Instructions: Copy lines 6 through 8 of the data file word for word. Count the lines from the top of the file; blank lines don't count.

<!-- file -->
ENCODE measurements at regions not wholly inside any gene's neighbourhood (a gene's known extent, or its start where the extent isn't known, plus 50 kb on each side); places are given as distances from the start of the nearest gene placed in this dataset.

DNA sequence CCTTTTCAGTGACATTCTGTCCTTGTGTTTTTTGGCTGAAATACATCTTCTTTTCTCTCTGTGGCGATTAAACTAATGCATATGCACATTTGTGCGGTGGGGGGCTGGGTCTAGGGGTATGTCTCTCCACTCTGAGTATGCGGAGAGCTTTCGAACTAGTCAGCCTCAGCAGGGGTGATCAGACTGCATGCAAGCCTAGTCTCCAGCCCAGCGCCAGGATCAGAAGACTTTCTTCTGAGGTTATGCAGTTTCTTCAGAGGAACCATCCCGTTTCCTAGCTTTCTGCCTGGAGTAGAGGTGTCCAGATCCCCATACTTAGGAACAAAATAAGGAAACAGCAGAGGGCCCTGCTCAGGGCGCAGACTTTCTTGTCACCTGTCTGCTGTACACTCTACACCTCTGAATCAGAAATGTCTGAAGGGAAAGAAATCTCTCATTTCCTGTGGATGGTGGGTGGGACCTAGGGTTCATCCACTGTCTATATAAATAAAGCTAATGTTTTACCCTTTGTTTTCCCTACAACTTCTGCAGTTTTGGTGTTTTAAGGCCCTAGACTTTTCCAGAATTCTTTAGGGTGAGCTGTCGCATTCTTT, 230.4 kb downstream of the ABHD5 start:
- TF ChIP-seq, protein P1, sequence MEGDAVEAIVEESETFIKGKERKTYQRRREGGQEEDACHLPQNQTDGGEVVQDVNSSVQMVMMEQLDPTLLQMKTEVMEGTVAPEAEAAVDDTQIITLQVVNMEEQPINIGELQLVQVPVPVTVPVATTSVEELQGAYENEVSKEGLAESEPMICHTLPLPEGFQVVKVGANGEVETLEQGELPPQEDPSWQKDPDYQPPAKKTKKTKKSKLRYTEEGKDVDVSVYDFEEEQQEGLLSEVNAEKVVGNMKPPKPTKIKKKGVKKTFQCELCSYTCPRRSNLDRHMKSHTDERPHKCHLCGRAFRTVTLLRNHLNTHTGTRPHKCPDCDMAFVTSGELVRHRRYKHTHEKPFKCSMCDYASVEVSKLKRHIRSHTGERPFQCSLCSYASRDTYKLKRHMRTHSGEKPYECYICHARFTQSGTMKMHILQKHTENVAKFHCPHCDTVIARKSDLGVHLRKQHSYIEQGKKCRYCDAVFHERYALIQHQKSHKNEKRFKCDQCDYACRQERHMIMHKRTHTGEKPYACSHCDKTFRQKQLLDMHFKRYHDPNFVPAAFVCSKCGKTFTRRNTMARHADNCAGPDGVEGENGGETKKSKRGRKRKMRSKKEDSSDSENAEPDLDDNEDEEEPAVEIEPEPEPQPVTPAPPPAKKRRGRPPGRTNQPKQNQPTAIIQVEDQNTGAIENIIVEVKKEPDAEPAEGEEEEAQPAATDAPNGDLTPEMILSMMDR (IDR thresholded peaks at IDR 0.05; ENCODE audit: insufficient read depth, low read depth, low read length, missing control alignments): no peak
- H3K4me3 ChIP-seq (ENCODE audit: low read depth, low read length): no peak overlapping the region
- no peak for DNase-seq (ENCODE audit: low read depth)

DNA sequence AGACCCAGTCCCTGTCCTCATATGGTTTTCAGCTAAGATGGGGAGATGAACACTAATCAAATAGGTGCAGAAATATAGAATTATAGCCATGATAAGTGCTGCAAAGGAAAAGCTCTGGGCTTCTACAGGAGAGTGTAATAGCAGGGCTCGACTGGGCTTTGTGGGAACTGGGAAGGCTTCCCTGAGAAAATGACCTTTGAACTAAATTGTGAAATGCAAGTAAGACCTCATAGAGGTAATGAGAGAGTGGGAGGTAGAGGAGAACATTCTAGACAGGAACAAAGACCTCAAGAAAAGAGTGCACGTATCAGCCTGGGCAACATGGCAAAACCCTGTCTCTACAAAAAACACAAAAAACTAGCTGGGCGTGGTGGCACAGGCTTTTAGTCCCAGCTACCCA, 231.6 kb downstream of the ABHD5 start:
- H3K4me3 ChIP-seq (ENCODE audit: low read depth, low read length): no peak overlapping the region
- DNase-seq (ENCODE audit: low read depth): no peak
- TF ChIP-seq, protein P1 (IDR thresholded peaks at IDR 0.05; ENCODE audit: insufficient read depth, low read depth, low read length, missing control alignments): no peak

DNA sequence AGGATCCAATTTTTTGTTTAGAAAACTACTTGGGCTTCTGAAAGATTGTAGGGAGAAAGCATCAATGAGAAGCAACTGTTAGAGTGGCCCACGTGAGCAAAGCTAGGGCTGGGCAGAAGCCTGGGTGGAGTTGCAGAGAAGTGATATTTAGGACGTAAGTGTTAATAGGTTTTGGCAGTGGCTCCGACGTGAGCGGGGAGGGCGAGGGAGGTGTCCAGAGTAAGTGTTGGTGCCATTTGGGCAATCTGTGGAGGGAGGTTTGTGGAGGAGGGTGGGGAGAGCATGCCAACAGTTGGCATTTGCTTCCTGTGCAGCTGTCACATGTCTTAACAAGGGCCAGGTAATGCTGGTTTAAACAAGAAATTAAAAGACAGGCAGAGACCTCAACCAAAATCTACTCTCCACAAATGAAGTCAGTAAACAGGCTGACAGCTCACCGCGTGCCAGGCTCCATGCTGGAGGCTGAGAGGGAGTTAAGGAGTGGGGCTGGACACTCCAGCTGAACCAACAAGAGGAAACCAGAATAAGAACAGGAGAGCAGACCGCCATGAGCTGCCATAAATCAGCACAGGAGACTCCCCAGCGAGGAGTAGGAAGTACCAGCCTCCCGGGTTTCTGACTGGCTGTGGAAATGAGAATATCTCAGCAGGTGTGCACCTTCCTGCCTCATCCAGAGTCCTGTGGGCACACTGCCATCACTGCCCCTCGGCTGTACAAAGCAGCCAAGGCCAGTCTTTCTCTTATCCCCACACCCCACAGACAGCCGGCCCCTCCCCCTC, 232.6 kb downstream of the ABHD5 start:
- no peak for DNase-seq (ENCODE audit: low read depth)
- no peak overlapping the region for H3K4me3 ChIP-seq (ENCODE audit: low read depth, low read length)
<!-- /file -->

DNA sequence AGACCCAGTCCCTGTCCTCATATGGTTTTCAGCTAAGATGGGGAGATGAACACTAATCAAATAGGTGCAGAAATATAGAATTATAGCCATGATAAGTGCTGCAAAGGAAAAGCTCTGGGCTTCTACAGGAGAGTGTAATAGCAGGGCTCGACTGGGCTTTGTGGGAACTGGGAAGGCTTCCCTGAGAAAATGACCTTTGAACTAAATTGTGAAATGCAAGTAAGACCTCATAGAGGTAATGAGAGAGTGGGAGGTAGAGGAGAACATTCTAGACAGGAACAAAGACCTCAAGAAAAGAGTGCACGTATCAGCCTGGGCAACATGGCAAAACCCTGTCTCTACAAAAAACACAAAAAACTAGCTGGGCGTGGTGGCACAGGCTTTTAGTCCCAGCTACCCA, 231.6 kb downstream of the ABHD5 start:
- H3K4me3 ChIP-seq (ENCODE audit: low read depth, low read length): no peak overlapping the region
- DNase-seq (ENCODE audit: low read depth): no peak